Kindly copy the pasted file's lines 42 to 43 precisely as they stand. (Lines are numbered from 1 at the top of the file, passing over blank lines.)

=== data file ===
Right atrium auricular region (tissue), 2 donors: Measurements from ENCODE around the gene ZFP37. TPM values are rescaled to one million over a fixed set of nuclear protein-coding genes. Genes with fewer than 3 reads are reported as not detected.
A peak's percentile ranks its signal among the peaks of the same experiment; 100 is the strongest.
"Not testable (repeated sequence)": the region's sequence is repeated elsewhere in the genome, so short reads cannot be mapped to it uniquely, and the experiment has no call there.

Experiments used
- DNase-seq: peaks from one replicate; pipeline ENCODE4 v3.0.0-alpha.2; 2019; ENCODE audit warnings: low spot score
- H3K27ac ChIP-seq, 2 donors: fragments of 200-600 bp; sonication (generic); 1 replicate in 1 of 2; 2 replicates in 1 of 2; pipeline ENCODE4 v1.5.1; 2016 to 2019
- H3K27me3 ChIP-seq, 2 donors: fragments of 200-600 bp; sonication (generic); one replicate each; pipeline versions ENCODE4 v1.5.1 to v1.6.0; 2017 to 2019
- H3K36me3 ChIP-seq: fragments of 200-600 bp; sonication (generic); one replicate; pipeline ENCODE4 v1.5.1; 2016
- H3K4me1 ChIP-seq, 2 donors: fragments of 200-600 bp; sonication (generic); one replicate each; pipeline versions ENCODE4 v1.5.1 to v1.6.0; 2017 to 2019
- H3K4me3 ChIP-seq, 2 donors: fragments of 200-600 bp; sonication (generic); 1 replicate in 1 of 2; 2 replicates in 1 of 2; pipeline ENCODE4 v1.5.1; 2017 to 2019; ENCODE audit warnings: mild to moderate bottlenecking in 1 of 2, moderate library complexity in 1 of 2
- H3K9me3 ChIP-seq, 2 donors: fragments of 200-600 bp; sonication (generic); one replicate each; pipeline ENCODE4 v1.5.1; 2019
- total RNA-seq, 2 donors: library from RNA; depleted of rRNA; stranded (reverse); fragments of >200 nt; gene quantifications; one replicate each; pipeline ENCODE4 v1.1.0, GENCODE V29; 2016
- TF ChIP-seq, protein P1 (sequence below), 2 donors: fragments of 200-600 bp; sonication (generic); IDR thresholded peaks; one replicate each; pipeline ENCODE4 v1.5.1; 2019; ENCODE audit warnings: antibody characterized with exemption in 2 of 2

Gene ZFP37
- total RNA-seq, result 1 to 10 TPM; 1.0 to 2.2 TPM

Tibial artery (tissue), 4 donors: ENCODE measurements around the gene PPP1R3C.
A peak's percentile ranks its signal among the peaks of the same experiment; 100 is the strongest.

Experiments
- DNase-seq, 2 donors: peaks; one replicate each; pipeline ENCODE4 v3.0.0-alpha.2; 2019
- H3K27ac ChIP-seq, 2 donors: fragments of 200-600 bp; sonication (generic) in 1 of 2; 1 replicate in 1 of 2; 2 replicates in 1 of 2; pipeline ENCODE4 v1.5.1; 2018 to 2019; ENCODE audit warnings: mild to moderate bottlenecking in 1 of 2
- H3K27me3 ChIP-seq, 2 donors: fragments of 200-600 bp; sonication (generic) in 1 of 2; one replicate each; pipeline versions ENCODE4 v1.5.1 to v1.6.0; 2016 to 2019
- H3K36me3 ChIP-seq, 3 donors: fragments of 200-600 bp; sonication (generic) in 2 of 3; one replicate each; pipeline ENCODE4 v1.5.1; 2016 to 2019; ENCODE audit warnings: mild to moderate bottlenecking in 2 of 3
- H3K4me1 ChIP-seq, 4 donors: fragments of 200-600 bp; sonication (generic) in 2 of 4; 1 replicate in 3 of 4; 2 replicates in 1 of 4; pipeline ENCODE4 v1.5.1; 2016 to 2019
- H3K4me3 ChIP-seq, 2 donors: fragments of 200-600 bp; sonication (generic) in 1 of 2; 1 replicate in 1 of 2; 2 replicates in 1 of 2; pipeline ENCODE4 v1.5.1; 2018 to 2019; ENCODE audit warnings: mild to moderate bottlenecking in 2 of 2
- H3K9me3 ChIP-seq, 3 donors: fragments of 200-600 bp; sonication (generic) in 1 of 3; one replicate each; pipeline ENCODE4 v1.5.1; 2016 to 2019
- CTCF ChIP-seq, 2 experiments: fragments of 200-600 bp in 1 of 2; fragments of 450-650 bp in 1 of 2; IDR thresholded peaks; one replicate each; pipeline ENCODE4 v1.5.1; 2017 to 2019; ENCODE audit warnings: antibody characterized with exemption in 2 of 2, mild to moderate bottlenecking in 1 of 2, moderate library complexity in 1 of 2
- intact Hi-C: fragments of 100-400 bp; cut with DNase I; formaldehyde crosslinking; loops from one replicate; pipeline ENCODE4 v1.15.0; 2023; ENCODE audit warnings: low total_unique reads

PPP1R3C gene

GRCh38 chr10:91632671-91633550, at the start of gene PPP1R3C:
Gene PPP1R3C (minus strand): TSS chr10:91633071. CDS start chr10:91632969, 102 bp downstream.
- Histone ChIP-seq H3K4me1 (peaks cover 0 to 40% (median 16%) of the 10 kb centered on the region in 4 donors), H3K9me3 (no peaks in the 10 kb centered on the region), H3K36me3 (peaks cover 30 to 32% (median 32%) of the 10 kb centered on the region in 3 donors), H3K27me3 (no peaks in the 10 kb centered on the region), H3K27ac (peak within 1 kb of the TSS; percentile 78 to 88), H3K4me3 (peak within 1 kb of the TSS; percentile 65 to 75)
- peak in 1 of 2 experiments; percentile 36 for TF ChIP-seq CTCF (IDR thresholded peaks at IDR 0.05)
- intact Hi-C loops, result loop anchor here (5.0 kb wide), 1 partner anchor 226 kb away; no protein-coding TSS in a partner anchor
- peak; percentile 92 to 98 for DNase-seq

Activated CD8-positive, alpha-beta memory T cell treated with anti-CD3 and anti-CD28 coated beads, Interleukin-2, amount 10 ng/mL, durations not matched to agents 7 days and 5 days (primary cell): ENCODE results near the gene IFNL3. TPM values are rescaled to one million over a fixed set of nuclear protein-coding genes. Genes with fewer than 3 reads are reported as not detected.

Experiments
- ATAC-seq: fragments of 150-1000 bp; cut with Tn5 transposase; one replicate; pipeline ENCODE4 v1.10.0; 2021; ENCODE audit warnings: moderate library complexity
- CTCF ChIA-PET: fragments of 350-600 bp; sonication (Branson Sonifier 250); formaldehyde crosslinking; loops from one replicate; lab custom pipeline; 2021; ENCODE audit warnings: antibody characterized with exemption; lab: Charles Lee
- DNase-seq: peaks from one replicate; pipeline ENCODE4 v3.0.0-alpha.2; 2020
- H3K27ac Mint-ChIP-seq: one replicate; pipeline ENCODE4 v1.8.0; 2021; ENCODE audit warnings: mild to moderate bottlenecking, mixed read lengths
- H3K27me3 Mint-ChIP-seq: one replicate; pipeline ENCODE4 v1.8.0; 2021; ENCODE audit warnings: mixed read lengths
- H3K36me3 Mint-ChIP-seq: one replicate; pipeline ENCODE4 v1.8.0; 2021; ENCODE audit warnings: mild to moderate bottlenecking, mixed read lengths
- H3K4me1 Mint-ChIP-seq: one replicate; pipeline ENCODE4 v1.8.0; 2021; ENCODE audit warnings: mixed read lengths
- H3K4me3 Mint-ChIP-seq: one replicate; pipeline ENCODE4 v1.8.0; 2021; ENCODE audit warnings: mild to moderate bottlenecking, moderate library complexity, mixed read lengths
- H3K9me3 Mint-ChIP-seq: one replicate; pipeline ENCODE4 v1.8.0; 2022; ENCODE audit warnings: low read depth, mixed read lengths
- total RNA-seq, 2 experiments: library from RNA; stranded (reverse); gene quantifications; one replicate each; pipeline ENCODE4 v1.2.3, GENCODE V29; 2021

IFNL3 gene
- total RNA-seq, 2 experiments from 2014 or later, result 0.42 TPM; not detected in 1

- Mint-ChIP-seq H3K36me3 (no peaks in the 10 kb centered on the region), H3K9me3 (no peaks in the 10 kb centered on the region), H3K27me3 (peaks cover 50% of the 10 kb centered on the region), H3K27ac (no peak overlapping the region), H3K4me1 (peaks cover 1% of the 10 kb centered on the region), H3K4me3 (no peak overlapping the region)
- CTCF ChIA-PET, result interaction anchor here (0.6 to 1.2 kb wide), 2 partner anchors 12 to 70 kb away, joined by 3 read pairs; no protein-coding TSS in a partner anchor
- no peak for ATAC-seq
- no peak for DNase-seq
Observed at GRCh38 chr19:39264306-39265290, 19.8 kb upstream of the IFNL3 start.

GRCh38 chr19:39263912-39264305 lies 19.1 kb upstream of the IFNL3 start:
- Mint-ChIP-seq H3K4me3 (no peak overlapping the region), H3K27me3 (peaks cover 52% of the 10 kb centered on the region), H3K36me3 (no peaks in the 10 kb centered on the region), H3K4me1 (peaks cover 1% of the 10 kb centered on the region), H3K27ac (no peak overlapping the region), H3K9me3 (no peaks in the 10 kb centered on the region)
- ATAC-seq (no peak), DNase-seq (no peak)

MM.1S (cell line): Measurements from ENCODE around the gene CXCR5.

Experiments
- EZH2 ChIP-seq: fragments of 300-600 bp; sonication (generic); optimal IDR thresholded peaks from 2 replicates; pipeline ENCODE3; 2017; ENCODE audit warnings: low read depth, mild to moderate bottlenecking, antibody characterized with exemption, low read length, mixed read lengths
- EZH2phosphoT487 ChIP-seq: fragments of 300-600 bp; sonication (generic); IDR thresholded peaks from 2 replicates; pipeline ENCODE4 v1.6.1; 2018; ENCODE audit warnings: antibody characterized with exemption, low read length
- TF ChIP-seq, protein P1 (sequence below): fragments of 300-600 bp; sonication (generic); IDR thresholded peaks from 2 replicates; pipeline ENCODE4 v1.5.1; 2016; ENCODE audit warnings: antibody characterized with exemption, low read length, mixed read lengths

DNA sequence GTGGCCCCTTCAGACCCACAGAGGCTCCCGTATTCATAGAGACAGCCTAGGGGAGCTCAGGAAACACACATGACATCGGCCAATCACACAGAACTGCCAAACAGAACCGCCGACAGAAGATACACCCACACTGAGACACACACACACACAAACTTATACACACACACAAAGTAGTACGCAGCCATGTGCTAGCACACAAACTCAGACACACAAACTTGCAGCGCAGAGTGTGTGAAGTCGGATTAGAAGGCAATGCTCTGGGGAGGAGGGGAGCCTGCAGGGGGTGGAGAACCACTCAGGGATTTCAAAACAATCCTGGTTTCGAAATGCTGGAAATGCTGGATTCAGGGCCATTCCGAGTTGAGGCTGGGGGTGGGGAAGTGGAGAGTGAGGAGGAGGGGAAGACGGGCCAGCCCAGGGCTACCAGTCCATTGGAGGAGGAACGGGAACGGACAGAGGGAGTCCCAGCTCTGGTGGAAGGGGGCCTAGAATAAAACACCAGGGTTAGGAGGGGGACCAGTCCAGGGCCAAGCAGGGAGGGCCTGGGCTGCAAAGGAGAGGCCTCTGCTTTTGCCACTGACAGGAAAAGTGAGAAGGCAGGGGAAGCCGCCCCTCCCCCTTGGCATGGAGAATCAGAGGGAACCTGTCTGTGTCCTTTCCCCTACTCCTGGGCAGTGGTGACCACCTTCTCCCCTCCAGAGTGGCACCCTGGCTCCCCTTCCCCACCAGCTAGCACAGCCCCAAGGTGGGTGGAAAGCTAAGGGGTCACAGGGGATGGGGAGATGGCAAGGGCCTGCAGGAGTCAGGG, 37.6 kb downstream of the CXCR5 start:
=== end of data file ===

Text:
- H3K36me3 Mint-ChIP-seq: one replicate; pipeline ENCODE4 v1.8.0; 2021; ENCODE audit warnings: mild to moderate bottlenecking, mixed read lengths
- H3K4me1 Mint-ChIP-seq: one replicate; pipeline ENCODE4 v1.8.0; 2021; ENCODE audit warnings: mixed read lengths